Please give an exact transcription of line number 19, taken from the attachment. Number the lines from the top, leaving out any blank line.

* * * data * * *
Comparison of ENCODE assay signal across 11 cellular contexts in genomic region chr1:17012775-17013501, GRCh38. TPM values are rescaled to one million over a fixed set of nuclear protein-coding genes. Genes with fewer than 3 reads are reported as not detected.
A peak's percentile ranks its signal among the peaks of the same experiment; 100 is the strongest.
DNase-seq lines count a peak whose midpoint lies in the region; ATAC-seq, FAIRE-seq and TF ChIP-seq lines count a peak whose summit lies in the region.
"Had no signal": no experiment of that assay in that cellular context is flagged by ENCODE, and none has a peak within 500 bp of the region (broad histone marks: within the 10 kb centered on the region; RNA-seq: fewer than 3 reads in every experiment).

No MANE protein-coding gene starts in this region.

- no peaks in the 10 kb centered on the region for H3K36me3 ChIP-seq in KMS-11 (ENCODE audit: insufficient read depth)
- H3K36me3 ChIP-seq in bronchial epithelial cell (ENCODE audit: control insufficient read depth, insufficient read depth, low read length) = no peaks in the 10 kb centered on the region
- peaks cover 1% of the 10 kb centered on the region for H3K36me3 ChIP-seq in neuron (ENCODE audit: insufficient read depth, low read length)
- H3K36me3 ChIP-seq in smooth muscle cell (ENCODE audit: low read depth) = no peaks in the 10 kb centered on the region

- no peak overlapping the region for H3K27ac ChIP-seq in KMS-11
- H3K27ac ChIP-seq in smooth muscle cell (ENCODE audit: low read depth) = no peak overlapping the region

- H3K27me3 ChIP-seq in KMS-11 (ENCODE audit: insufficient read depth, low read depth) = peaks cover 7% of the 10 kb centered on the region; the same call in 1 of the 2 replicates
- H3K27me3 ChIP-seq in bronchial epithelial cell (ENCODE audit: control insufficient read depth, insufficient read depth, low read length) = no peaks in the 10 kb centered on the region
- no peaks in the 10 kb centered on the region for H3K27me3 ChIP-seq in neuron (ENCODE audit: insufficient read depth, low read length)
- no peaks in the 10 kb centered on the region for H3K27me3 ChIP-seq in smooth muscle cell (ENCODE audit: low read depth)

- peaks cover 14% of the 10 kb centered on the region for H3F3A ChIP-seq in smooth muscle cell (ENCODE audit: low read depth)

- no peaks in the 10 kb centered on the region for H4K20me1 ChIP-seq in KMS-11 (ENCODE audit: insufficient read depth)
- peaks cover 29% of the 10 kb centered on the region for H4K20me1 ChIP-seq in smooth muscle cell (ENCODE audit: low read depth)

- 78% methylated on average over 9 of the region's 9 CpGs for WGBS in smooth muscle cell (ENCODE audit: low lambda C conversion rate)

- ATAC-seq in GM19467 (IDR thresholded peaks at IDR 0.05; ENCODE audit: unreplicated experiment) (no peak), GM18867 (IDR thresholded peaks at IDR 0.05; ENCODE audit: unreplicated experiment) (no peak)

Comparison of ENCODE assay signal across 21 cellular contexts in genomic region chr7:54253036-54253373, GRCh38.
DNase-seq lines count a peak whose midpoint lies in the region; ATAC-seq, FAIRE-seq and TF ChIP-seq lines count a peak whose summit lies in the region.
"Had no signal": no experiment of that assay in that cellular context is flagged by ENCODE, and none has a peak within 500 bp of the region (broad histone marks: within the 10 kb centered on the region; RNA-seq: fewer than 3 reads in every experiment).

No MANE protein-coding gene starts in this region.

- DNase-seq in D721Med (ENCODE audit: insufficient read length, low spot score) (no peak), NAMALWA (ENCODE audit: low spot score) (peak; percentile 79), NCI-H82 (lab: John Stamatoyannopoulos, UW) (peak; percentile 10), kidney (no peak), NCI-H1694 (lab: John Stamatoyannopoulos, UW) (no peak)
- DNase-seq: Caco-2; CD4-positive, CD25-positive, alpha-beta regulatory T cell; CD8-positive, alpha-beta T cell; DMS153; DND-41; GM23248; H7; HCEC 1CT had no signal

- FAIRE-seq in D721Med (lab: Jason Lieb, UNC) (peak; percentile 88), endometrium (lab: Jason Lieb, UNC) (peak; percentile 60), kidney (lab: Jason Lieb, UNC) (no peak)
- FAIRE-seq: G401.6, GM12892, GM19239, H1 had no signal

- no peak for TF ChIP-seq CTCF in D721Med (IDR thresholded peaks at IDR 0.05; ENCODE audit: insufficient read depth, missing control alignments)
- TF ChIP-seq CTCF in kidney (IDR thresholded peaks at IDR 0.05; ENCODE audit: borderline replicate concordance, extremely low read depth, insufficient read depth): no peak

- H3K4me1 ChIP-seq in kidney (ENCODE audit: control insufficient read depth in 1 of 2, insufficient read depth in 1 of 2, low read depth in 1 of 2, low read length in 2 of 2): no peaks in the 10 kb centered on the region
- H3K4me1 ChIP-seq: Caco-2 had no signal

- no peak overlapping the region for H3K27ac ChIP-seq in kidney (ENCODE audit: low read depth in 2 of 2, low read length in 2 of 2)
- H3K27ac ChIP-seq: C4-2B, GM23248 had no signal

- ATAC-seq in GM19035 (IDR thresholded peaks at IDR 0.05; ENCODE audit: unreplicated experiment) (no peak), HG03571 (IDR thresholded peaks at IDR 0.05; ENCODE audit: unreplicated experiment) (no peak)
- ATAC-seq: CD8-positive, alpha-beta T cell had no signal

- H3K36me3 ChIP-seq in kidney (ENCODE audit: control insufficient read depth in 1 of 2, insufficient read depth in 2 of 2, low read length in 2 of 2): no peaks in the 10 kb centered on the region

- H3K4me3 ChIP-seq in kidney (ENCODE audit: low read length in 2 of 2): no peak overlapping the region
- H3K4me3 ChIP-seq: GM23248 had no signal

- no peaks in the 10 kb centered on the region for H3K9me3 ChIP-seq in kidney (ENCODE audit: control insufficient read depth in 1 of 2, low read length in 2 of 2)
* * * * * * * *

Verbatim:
- 78% methylated on average over 9 of the region's 9 CpGs for WGBS in smooth muscle cell (ENCODE audit: low lambda C conversion rate)